THE BIRTH OF FUNK – Low Down And Dirty 2CD

THE BIRTH OF FUNK – Low Down And Dirty 2CD

£6.00

DISC ONE

  1. Edgar Hayes Fat Meat ‘n’ Greens
  2. Professor Longhair Tipitina
  3. Chris Powell Mambo Gunch
  4. Mose Allison The Seventh Son
  5. Ahmad Jamal Trio Poinciana
  6. Bill Doggett Hold It
  7. Ernie Freeman Live It Up
  8. Earl King Come On (Pts 1 & 2)
  9. Drits & Dravy Talk That Talk (Pt. 1)
  10. Ike & Tina Turner I Idolize You
  11. Jack McDuff Brother Jack
  12. James Brown And I Do Just What I Want
  13. Roy Montrell Mudd
  14. Sugar Pie DeSanto Can’t Let You Go
  15. Al Robinson I’m Leaving You Today
  16. Earl King Trick Bag
  17. Eddie Bo Check Mr. Popeye
  18. The Isley Brothers Teach Me How To Shimmy
  19. Gino Parks Fire
  20. Joe ‘Guitar’ Morris The Git Back (Pt. 1)
  21. Prince La La She Put The Hurt On Me
  22. Stanley Turrentine Baia
  23. Fabulous Playboys Honkey Tonk Woman
  24. Vernon Harrel Slick Chick

DISC TWO

  1. James Brown Mashed Potatoes U.S.A.
  2. Billy Stewart Fat Boy
  3. Jimmy Pace Stop My Heart From Crying
  4. Lee Dorsey People Gonna Talk
  5. Ernie K-Doe I Got To Find Somebody
  6. Marvin Gaye Hitch Hike
  7. Pistol Keep On Lovin’ You
  8. Porgy & The Polka Dots Say Yeah
  9. Ray Johnson Soul City
  10. Shirley Raymond What a Wedding Day
  11. Fred Lowery Goodbye
  12. Spider Johnson Doin’ The Popeye
  13. Huey ‘Piano’ Smith Talk To Me Baby
  14. Dolores Johnson What Kind Of Man Are You
  15. Turquinettes Tell Me The Truth
  16. Bob Bateman R B Special
  17. James Booker Big Nick
  18. Wallace Johnson Clap Your Hands
  19. Roosevelt Fountain Red Pepper (Pts 1 & 2)
  20. C. Davis Coolin’ Out
  21. David Rockingham Trio Joy De Vie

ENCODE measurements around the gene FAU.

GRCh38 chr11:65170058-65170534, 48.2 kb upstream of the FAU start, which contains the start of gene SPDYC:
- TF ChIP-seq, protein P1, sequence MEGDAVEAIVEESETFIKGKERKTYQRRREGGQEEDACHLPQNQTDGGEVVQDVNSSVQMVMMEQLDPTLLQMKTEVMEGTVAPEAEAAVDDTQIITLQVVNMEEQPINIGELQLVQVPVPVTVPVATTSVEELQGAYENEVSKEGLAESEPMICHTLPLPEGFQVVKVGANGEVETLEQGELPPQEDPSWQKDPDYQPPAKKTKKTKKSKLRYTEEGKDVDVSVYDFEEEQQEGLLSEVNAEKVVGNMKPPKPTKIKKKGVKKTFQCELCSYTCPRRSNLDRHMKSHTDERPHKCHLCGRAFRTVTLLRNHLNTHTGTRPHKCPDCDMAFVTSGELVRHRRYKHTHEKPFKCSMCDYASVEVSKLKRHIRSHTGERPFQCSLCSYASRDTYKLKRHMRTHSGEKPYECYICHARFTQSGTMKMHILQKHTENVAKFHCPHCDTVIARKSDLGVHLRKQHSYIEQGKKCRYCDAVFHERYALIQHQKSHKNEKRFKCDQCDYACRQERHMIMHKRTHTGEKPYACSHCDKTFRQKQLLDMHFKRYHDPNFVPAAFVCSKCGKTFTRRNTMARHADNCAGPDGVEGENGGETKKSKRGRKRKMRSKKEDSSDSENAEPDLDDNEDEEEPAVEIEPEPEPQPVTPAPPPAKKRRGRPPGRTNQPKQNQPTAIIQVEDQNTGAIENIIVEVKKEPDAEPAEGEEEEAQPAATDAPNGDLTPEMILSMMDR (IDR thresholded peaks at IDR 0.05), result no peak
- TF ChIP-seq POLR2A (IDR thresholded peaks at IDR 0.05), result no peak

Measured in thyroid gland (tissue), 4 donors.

22. Bobby Mitchell You Got The Nerve
  23. James Brown I’ve Got Money

 

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Description

Jacksonville, Florida, 1960. Charles ‘Hungry’ Williams mentors young Clayton Fillyau after he had just joined the James Brown band: ‘I don’t care where you put it on those drums, remember where ‘1’ is and you’ll never lose the time.’ Listen to Hungry on Huey Smith’s Talk To Me Baby from 1962 and then listen to how Clayton turns it into a relentless breakbeat on James Brown’s I’ve Got Money. Not everything on here was cut in New Orleans. New York singer Vernon Harrel’s Slick Chick is held together by an intriguingly syncopated bass line that hints at late ‘60s Studio One dub. And in case you think any of this was new, listen to Earl Palmer’s sixteenth notes, off-backbeat snare accents and double-tempo hi-hats in 1953 on Professor Longhair’s Tipitina. (Serious students dig out Zutty Singleton’s drum break on Victoria Spivey’s Funny Feathers from 1929). Here you are then. 47 funky tracks from the 50s and early 60s. Get on down.

‘Curator Nick Duckett has done some serious research into the New Orleans origins of the music and unearthed several gems…that show the deep creative well from which the likes of the Meters drew so abundantly. (It) will give you all the encouragement you need to go ahead and wade in the groovealicious water.’ Kevin Le Gendre **** Echoes

Additional information

Weight 0.25 kg
Dimensions 35 × 35 × 0.4 cm